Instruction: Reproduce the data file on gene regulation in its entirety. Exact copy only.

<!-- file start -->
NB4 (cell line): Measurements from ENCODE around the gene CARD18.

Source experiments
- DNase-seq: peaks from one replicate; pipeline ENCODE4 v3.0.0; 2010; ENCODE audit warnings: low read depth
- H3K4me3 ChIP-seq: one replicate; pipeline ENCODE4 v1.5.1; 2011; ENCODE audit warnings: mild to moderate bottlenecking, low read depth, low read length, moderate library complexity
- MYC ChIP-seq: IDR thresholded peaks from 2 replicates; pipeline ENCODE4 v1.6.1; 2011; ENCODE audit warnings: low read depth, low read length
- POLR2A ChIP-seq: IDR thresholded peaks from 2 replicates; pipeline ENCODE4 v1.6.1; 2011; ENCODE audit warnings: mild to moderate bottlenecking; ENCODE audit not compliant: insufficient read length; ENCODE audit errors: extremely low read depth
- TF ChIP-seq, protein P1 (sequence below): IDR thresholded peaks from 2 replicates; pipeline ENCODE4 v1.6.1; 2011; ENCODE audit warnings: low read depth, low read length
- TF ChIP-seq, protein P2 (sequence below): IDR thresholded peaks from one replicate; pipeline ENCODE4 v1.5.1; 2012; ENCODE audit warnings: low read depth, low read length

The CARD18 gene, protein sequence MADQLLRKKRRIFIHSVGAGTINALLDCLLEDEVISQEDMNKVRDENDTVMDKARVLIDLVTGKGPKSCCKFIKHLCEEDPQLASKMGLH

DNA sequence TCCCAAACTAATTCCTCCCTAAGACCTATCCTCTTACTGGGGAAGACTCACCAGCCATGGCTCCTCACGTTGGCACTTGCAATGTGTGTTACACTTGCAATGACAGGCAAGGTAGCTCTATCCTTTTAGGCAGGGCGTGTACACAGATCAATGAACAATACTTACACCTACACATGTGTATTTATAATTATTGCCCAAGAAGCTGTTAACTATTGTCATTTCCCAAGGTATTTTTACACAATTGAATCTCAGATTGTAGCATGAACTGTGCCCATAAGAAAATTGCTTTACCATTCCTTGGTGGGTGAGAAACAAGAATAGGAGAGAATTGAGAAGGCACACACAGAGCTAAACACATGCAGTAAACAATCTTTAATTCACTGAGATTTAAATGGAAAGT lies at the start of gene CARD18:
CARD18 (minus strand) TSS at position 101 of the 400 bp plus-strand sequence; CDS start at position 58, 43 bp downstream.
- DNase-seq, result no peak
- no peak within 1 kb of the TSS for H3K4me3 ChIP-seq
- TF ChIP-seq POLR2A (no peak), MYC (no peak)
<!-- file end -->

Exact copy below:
NB4 (cell line): Measurements from ENCODE around the gene CARD18.

Source experiments
- DNase-seq: peaks from one replicate; pipeline ENCODE4 v3.0.0; 2010; ENCODE audit warnings: low read depth
- H3K4me3 ChIP-seq: one replicate; pipeline ENCODE4 v1.5.1; 2011; ENCODE audit warnings: mild to moderate bottlenecking, low read depth, low read length, moderate library complexity
- MYC ChIP-seq: IDR thresholded peaks from 2 replicates; pipeline ENCODE4 v1.6.1; 2011; ENCODE audit warnings: low read depth, low read length
- POLR2A ChIP-seq: IDR thresholded peaks from 2 replicates; pipeline ENCODE4 v1.6.1; 2011; ENCODE audit warnings: mild to moderate bottlenecking; ENCODE audit not compliant: insufficient read length; ENCODE audit errors: extremely low read depth
- TF ChIP-seq, protein P1 (sequence below): IDR thresholded peaks from 2 replicates; pipeline ENCODE4 v1.6.1; 2011; ENCODE audit warnings: low read depth, low read length
- TF ChIP-seq, protein P2 (sequence below): IDR thresholded peaks from one replicate; pipeline ENCODE4 v1.5.1; 2012; ENCODE audit warnings: low read depth, low read length

The CARD18 gene, protein sequence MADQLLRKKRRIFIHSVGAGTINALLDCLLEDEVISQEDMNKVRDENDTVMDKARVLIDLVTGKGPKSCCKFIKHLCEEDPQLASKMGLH

DNA sequence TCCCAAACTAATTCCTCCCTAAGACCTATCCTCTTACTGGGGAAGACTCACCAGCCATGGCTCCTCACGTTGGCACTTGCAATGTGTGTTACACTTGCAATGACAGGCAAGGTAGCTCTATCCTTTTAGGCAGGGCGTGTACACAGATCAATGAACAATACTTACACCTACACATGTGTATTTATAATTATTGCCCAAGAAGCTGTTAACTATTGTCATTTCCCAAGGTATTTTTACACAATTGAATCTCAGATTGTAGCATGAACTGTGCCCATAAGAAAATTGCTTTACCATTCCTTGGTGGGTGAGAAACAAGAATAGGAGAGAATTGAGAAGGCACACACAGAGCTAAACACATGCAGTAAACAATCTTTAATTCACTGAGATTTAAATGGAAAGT lies at the start of gene CARD18:
CARD18 (minus strand) TSS at position 101 of the 400 bp plus-strand sequence; CDS start at position 58, 43 bp downstream.
- DNase-seq, result no peak
- no peak within 1 kb of the TSS for H3K4me3 ChIP-seq
- TF ChIP-seq POLR2A (no peak), MYC (no peak)